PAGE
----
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Full Access Cross-sensory cuing drives cross-frequency neural coupling, dramatically altering performance of a taxing visual-detection task

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Cross-sensory cuing drives cross-frequency neural coupling, dramatically altering performance of a taxing visual-detection task

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For more content, see Multisensory Research and Spatial Vision.

Functional networks are comprised of neuronal ensembles bound through synchronization across multiple intrinsic oscillatory frequencies. Various coupled interactions between brain oscillators have been described (e.g., phase–amplitude coupling), but with little evidence that these interactions actually influence perceptual sensitivity. Here, electroencephalographic recordings were made during a sustained-attention task to demonstrate that cross-frequency coupling, driven by cross-sensory cuing, has significant consequences for perceptual outcomes (i.e., whether participants detect a near-threshold visual target). Our results reveal that phase-detection relationships at higher frequencies are entirely dependent on the phase of lower frequencies, such that higher frequencies alternate between periods when their phase is strongly predictive of visual-target detection and periods when their phase has no influence whatsoever. These data thus bridge the crucial gap between complex oscillatory phenomena and perceptual outcomes. Accounting for cross-frequency coupling between lower (i.e., delta and theta) and higher frequencies (e.g., beta and gamma), we show that visual-target detection fluctuates dramatically as a function of pre-stimulus phase, with performance swings of as much as 80%.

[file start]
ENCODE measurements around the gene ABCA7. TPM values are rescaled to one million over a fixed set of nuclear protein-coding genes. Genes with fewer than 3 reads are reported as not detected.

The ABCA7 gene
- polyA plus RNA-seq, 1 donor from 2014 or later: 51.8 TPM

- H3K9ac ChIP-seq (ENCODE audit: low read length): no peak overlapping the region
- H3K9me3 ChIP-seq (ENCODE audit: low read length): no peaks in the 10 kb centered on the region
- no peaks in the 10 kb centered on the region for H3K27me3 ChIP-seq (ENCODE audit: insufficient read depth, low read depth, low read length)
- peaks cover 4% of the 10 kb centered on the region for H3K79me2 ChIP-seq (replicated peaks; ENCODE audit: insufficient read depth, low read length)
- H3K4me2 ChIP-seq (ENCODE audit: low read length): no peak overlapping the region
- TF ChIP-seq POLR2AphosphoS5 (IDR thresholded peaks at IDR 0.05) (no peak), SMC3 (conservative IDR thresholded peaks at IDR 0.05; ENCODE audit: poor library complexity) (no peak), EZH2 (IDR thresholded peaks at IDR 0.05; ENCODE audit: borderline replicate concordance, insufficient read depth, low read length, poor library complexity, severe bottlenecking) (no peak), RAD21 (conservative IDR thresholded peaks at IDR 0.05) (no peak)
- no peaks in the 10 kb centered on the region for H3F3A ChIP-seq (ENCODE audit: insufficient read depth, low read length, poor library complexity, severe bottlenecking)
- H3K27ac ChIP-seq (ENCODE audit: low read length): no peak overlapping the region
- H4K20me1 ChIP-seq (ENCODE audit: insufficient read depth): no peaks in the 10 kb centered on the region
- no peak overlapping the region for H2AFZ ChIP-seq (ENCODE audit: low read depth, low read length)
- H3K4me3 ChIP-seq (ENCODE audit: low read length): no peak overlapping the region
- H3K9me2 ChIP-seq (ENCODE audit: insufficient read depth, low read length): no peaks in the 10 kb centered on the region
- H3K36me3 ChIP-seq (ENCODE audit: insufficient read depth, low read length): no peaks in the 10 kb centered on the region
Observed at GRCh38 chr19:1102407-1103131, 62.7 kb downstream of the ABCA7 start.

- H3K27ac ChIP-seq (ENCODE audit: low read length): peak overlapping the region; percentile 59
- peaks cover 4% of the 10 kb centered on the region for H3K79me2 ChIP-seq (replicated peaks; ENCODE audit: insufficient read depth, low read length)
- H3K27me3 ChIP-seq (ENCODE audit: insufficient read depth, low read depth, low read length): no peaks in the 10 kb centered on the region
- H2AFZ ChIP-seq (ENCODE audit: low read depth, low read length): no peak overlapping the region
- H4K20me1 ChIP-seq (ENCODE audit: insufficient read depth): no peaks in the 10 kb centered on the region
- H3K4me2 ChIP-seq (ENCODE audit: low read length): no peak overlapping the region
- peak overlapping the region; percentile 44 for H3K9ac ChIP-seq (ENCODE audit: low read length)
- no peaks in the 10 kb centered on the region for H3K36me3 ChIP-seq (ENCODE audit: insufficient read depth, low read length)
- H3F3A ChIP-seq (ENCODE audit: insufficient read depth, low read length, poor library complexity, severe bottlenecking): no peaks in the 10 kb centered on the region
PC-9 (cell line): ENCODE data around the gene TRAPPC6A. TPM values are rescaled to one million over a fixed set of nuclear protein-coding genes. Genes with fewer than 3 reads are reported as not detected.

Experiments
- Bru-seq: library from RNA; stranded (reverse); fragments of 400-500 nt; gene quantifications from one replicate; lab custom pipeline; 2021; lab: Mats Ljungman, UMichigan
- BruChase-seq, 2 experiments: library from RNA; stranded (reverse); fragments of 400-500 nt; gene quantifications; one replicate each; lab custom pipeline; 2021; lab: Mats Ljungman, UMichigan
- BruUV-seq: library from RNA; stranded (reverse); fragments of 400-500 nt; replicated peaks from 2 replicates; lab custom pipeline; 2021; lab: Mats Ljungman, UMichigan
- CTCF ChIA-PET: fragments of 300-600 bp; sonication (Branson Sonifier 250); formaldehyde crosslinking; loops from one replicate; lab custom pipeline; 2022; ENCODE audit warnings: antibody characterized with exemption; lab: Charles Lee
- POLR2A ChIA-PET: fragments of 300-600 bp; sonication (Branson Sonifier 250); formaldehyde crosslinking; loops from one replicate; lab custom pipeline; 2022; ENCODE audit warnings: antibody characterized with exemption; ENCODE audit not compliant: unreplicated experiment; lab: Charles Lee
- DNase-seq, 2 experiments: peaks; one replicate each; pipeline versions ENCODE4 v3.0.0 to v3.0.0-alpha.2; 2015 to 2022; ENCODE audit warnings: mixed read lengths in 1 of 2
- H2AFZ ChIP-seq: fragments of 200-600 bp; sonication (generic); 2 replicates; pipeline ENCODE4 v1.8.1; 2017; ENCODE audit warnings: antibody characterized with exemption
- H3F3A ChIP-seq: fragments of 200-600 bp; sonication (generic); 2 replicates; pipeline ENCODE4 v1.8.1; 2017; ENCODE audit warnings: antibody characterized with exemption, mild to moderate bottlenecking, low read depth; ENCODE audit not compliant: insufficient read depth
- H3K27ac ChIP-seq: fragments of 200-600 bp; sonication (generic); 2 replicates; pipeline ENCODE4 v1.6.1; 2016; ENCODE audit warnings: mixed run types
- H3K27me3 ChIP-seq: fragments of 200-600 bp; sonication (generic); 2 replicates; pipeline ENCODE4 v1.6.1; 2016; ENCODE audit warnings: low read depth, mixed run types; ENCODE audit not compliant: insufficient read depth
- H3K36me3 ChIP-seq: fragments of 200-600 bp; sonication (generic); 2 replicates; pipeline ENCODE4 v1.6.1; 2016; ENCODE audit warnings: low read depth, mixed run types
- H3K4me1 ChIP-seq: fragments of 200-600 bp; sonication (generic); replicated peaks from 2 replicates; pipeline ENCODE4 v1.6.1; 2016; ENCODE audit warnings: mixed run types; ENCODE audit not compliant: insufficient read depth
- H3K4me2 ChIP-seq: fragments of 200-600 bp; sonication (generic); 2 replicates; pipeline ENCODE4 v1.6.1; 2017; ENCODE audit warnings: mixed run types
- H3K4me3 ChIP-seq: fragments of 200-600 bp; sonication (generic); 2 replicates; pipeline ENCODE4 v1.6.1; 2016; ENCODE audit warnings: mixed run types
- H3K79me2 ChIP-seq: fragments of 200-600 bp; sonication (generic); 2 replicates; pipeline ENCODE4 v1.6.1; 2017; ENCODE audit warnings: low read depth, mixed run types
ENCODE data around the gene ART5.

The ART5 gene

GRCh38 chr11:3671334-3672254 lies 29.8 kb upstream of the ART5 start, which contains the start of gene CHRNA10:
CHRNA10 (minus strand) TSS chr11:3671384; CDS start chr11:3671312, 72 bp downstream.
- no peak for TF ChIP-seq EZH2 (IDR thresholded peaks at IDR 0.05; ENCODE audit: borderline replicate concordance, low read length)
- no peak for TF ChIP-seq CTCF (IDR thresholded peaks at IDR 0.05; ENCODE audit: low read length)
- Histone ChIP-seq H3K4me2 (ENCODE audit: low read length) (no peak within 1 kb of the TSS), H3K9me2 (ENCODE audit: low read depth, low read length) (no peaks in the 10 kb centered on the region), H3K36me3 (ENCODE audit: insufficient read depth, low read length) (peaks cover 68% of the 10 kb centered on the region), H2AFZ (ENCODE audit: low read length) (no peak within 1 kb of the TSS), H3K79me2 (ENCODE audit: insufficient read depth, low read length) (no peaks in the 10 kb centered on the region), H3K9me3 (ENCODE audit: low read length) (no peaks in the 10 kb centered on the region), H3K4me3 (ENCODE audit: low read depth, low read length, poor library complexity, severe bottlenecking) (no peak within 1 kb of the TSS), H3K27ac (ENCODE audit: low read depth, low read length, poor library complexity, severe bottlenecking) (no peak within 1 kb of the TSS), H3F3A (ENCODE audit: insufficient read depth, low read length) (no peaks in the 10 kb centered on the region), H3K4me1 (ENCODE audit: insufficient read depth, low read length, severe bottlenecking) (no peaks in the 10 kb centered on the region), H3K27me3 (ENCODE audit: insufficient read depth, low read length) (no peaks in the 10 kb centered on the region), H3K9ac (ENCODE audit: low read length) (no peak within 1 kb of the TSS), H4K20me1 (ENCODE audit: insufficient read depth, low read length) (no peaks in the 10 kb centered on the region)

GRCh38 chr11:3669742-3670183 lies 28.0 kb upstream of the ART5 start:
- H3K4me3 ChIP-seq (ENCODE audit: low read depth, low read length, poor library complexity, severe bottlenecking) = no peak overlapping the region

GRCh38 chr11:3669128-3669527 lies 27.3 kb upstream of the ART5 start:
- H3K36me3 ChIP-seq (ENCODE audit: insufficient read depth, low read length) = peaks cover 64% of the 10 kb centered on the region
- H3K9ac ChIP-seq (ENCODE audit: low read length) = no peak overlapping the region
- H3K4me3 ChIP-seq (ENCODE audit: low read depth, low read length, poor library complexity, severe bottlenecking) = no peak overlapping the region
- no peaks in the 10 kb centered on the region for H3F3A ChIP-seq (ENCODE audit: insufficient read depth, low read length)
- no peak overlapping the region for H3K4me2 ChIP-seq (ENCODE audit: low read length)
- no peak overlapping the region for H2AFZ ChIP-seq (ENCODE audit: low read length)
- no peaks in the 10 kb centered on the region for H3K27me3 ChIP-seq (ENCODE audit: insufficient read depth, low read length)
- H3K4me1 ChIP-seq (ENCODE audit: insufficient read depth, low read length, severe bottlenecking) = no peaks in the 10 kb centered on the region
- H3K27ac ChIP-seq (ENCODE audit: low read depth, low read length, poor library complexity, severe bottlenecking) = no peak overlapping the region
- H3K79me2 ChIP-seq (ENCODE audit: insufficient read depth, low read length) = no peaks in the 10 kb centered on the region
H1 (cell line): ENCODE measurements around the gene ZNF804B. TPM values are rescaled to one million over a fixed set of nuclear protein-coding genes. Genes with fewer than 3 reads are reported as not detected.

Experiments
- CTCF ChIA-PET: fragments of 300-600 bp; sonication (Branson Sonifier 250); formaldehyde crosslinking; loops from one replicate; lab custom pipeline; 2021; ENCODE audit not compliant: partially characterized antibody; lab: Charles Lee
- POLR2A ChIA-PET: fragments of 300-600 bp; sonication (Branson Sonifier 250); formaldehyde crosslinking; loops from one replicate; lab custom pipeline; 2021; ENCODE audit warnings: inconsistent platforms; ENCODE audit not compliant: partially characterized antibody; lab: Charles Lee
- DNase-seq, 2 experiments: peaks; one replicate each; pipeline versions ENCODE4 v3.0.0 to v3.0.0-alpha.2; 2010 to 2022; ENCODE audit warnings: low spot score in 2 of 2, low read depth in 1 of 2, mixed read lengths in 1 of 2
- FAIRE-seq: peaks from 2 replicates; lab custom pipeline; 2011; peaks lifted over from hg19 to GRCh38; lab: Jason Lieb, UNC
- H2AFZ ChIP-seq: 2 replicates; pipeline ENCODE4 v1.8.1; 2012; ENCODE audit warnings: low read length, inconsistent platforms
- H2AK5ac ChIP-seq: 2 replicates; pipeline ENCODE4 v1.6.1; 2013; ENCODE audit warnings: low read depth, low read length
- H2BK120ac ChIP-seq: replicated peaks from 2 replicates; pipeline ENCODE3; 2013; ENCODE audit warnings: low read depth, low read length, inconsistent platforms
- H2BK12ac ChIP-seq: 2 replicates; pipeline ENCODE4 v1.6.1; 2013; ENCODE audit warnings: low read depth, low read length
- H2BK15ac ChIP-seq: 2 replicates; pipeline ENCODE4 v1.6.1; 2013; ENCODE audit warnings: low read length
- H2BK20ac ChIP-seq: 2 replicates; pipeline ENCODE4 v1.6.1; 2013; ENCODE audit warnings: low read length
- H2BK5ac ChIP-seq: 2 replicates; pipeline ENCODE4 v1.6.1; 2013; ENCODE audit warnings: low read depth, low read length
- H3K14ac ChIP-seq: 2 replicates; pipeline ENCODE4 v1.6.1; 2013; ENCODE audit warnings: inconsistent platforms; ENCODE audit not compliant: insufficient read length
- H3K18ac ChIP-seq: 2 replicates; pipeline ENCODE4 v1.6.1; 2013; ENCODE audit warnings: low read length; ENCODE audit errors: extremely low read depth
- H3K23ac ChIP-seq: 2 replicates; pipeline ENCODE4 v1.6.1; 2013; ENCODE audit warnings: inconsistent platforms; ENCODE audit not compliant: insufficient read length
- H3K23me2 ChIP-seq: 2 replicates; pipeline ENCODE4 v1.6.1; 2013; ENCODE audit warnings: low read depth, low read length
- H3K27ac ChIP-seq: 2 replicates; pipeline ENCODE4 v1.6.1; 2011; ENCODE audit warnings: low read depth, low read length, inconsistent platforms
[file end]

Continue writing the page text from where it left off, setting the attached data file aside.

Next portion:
Affiliations: 1: The Sheryl & Daniel R. Tishman Cognitive Neurophysiology Laboratory, Children’s Evaluation and Rehabilitation Center, Departments of Pediatrics and Neuroscience, Albert Einstein College of Medicine, Bronx, New York, US

Functional networks are comprised of neuronal ensembles bound through synchronization across multiple intrinsic oscillatory frequencies. Various coupled interactions between brain oscillators have been described (e.g., phase–amplitude coupling), but with little evidence that these interactions actually influence perceptual sensitivity. Here, electroencephalographic recordings were made during a sustained-attention task to demonstrate that cross-frequency coupling, driven by cross-sensory cuing, has significant consequences for perceptual outcomes (i.e., whether participants detect a near-threshold visual target). Our results reveal that phase-detection relationships at higher frequencies are entirely dependent on the phase of lower frequencies, such that higher frequencies alternate between periods when their phase is strongly predictive of visual-target detection and periods when their phase has no influence whatsoever. These data thus bridge the crucial gap between complex oscillatory phenomena and perceptual outcomes. Accounting for cross-frequency coupling between lower (i.e., delta and theta) and higher frequencies (e.g., beta and gamma), we show that visual-target detection fluctuates dramatically as a function of pre-stimulus phase, with performance swings of as much as 80%.

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/content/journals/10.1163/187847612x646839
2012-01-01
2016-12-10

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